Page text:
Directors often have a lack of clarity on their roles and responsibilities. As a result, Board fiduciary responsibilities may not be fulfilled leading to a host of issues including conflicts of interest and a blur in between the role between Board members and senior staff, often resulting in confusion and unnecessary stress.
The solution can be achieved by Board orientation or in some cases a board training refresher.
Board Fiduciary Duties
Fiduciary duty equates with loyalty and encompasses the four main principles:
- The duty to act in the best interests of the organization
- The duty to disclose other interests and avoid conflicts
- The duty to maintain the Organization’s information in confidence
I consistently get asked a question by a directors and senior staff to clarify the duty to act in the best interest of the organization, as compared to acting on behalf of their own personal interests.
The duty to act in the best interest of the organization is extremely broad, requiring directors, and officers to exercise ordinary care in performing their duties. When acting on behalf in their capacity of serving the organization, they must put the organization’s best interests ahead of any other interests.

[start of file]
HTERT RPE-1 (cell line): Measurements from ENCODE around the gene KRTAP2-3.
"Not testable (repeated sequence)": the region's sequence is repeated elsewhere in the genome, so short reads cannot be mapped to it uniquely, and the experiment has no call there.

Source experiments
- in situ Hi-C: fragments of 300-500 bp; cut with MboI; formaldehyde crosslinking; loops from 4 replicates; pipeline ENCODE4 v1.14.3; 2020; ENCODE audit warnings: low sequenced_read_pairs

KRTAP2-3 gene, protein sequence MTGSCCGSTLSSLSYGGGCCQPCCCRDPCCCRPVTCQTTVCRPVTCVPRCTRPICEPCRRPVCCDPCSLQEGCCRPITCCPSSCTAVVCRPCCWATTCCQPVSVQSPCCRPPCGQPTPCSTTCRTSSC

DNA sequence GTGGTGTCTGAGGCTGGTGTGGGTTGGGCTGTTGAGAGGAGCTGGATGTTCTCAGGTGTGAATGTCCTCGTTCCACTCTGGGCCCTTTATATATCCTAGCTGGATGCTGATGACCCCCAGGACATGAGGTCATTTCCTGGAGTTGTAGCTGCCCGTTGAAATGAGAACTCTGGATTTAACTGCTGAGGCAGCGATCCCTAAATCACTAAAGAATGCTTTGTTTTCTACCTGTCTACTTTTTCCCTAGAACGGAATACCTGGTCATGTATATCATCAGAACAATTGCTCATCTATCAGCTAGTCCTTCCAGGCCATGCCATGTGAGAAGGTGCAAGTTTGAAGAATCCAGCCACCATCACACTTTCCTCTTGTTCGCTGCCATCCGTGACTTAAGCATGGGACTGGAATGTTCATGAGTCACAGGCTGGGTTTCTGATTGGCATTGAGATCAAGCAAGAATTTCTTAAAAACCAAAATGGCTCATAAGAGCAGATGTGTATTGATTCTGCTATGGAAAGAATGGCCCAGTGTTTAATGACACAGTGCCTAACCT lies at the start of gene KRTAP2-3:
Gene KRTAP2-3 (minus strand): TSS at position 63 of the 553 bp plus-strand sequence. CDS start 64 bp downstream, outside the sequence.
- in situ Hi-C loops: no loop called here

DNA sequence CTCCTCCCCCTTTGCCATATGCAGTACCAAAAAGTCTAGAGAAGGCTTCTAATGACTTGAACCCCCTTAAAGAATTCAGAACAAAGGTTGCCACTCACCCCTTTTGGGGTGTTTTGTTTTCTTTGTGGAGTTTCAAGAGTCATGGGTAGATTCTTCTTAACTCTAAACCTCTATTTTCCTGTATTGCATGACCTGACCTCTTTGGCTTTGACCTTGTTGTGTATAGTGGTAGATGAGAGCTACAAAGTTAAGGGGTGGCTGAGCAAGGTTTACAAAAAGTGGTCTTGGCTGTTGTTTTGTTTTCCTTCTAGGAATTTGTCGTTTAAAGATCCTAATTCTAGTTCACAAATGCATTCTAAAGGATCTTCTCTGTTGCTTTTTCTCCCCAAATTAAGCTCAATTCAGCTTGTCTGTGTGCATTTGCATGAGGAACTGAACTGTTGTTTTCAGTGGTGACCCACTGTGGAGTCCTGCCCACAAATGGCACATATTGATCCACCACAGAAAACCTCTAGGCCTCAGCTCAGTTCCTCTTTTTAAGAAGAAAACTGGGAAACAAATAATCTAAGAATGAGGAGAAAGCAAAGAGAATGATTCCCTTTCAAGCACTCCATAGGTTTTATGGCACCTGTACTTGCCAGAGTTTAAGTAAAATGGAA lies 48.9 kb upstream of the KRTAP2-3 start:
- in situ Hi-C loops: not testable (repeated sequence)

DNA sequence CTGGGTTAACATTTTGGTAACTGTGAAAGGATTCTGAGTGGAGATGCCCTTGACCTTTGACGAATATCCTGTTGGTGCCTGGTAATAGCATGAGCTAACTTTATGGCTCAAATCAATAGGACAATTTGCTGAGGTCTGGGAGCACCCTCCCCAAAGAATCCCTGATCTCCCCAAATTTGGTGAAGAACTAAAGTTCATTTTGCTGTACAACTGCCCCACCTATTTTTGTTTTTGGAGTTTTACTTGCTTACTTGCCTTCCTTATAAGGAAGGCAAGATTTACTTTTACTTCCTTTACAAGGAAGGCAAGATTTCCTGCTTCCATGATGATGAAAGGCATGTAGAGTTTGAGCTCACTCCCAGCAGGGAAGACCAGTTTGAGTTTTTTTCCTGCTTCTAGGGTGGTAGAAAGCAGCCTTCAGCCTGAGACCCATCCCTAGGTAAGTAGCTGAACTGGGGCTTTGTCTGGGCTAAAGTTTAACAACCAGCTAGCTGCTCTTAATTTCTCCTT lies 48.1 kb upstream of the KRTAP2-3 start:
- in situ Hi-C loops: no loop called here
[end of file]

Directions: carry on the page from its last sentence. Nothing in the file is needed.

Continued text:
There are certainly some grey areas in dealing with this however if for example, the director has volunteered to speak on behalf of the Association and the volunteer spends the time promoting his business, he (or she) is defiantly not acting in the best interest of the organization hence not following his or her) board fiduciary duty.
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